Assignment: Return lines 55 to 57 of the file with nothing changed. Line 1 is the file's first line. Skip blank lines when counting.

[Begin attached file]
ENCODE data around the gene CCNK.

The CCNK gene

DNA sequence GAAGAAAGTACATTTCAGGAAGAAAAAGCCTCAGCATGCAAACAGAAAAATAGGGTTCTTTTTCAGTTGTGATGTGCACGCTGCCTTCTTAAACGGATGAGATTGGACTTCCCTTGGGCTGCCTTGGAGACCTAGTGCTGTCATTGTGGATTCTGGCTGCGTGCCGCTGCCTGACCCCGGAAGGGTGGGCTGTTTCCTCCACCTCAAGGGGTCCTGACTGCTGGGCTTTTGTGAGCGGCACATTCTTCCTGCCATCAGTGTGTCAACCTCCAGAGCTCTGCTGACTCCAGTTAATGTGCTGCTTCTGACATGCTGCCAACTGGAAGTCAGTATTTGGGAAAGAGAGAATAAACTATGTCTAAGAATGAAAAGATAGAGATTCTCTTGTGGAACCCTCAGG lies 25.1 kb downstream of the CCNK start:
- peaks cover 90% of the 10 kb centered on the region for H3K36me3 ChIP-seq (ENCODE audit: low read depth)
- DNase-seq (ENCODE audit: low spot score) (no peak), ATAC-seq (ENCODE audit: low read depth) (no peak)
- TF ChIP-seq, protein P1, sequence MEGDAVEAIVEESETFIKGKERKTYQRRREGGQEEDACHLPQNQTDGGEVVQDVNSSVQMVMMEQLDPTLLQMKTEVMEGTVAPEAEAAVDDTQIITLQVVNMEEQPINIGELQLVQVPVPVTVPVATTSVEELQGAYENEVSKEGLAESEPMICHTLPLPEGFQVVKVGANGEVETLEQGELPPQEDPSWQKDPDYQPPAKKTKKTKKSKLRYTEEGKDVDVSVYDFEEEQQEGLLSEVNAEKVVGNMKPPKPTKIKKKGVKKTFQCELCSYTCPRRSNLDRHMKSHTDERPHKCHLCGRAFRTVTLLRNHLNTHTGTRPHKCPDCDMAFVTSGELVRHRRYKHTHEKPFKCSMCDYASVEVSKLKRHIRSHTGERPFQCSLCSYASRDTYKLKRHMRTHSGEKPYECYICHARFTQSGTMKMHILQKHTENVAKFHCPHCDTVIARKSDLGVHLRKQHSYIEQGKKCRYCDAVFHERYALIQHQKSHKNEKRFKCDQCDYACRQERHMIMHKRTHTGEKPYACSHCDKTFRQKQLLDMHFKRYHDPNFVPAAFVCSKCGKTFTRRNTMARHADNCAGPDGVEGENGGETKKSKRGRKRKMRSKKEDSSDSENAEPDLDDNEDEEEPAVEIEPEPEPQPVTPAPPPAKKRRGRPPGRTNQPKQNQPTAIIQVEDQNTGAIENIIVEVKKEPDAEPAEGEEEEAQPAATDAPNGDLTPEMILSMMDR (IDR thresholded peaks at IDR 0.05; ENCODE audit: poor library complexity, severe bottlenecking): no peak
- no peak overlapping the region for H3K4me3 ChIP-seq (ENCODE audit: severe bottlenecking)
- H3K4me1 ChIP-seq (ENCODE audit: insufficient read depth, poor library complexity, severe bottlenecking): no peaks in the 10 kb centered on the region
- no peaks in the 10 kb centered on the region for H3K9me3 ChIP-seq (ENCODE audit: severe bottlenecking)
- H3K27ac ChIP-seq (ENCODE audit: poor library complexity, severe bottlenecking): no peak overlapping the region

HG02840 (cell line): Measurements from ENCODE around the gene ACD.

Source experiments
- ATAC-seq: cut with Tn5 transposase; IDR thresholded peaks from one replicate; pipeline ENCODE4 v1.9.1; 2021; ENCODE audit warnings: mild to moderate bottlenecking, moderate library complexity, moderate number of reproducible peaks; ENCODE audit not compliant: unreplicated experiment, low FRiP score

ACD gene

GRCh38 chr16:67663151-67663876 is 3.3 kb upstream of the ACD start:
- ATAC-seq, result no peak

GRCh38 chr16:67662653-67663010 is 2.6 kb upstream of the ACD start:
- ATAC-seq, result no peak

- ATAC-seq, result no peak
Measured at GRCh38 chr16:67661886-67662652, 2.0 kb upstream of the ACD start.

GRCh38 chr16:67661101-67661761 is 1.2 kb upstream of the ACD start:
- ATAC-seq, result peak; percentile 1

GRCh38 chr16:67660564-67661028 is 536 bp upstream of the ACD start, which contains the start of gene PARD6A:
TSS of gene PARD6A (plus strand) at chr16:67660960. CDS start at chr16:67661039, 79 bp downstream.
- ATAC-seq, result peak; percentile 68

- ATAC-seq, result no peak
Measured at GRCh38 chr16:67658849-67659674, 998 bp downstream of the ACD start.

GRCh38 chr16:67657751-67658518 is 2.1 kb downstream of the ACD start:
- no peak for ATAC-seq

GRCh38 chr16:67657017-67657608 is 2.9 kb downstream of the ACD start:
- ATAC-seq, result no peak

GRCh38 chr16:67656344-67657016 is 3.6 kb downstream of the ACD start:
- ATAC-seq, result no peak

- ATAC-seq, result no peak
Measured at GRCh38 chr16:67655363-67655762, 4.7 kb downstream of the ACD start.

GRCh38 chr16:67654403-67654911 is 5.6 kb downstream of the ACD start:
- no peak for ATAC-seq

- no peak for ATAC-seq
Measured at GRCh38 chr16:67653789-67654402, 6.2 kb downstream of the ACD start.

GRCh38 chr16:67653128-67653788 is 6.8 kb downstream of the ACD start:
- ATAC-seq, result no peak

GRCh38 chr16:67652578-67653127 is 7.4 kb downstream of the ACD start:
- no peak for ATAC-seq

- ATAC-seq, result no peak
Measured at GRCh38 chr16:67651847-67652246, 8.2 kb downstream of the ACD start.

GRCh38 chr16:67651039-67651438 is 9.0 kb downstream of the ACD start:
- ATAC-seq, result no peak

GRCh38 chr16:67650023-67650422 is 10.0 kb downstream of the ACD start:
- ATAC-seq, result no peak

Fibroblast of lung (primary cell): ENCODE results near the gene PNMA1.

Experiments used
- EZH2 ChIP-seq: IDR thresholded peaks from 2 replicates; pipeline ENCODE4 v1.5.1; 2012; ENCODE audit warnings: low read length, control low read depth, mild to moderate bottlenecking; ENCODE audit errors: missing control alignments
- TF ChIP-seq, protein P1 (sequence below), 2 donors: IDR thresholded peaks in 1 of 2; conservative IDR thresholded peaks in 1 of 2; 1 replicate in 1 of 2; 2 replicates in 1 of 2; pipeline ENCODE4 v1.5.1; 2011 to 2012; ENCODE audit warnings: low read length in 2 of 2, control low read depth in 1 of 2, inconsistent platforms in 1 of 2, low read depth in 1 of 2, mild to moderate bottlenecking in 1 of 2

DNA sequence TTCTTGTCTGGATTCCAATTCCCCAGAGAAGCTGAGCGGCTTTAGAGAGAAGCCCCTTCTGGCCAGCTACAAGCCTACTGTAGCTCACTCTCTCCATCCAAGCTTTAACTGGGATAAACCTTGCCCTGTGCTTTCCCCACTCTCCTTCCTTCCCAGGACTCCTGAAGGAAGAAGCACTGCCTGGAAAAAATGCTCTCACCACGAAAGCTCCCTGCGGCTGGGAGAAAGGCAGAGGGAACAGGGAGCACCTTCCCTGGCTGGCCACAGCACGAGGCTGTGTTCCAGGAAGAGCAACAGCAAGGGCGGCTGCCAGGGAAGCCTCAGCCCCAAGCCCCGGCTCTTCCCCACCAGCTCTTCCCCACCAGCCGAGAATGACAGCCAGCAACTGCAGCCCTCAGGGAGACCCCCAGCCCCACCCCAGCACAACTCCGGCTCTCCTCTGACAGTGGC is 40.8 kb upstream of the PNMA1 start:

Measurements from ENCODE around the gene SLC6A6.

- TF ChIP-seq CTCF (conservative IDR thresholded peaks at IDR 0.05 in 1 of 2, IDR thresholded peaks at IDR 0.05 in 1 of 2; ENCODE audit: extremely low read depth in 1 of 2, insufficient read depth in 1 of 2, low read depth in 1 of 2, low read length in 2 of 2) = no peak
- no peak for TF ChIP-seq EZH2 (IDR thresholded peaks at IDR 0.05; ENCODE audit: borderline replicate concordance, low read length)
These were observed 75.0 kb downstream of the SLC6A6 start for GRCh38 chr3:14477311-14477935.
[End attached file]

Measurements from ENCODE around the gene SLC6A6.

- TF ChIP-seq CTCF (conservative IDR thresholded peaks at IDR 0.05 in 1 of 2, IDR thresholded peaks at IDR 0.05 in 1 of 2; ENCODE audit: extremely low read depth in 1 of 2, insufficient read depth in 1 of 2, low read depth in 1 of 2, low read length in 2 of 2) = no peak
- no peak for TF ChIP-seq EZH2 (IDR thresholded peaks at IDR 0.05; ENCODE audit: borderline replicate concordance, low read length)